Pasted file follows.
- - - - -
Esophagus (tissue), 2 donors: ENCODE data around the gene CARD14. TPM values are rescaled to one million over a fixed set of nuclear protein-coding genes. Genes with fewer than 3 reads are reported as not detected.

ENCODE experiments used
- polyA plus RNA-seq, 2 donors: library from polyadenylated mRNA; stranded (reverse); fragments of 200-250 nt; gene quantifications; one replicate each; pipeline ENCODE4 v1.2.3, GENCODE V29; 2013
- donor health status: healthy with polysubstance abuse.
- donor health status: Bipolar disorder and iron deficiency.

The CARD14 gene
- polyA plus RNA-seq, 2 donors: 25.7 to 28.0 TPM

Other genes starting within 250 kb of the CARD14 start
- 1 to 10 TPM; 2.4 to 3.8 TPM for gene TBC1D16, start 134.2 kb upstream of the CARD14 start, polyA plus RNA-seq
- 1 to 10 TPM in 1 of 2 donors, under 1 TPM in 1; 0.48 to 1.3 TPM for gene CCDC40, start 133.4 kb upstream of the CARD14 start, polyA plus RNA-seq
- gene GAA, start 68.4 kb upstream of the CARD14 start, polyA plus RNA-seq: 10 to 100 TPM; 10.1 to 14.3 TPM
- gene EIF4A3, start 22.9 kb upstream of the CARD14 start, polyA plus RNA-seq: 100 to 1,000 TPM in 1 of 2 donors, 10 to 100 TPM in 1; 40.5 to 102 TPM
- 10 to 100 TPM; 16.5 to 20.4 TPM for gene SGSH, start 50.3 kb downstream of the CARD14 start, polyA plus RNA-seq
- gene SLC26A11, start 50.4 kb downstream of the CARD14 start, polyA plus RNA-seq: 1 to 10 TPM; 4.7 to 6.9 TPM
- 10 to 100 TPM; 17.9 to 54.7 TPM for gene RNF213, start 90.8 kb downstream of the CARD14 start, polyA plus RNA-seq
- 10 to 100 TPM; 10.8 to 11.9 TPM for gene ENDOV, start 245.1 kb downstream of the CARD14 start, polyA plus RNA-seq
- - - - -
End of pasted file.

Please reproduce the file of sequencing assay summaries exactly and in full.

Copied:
Esophagus (tissue), 2 donors: ENCODE data around the gene CARD14. TPM values are rescaled to one million over a fixed set of nuclear protein-coding genes. Genes with fewer than 3 reads are reported as not detected.

ENCODE experiments used
- polyA plus RNA-seq, 2 donors: library from polyadenylated mRNA; stranded (reverse); fragments of 200-250 nt; gene quantifications; one replicate each; pipeline ENCODE4 v1.2.3, GENCODE V29; 2013
- donor health status: healthy with polysubstance abuse.
- donor health status: Bipolar disorder and iron deficiency.

The CARD14 gene
- polyA plus RNA-seq, 2 donors: 25.7 to 28.0 TPM

Other genes starting within 250 kb of the CARD14 start
- 1 to 10 TPM; 2.4 to 3.8 TPM for gene TBC1D16, start 134.2 kb upstream of the CARD14 start, polyA plus RNA-seq
- 1 to 10 TPM in 1 of 2 donors, under 1 TPM in 1; 0.48 to 1.3 TPM for gene CCDC40, start 133.4 kb upstream of the CARD14 start, polyA plus RNA-seq
- gene GAA, start 68.4 kb upstream of the CARD14 start, polyA plus RNA-seq: 10 to 100 TPM; 10.1 to 14.3 TPM
- gene EIF4A3, start 22.9 kb upstream of the CARD14 start, polyA plus RNA-seq: 100 to 1,000 TPM in 1 of 2 donors, 10 to 100 TPM in 1; 40.5 to 102 TPM
- 10 to 100 TPM; 16.5 to 20.4 TPM for gene SGSH, start 50.3 kb downstream of the CARD14 start, polyA plus RNA-seq
- gene SLC26A11, start 50.4 kb downstream of the CARD14 start, polyA plus RNA-seq: 1 to 10 TPM; 4.7 to 6.9 TPM
- 10 to 100 TPM; 17.9 to 54.7 TPM for gene RNF213, start 90.8 kb downstream of the CARD14 start, polyA plus RNA-seq
- 10 to 100 TPM; 10.8 to 11.9 TPM for gene ENDOV, start 245.1 kb downstream of the CARD14 start, polyA plus RNA-seq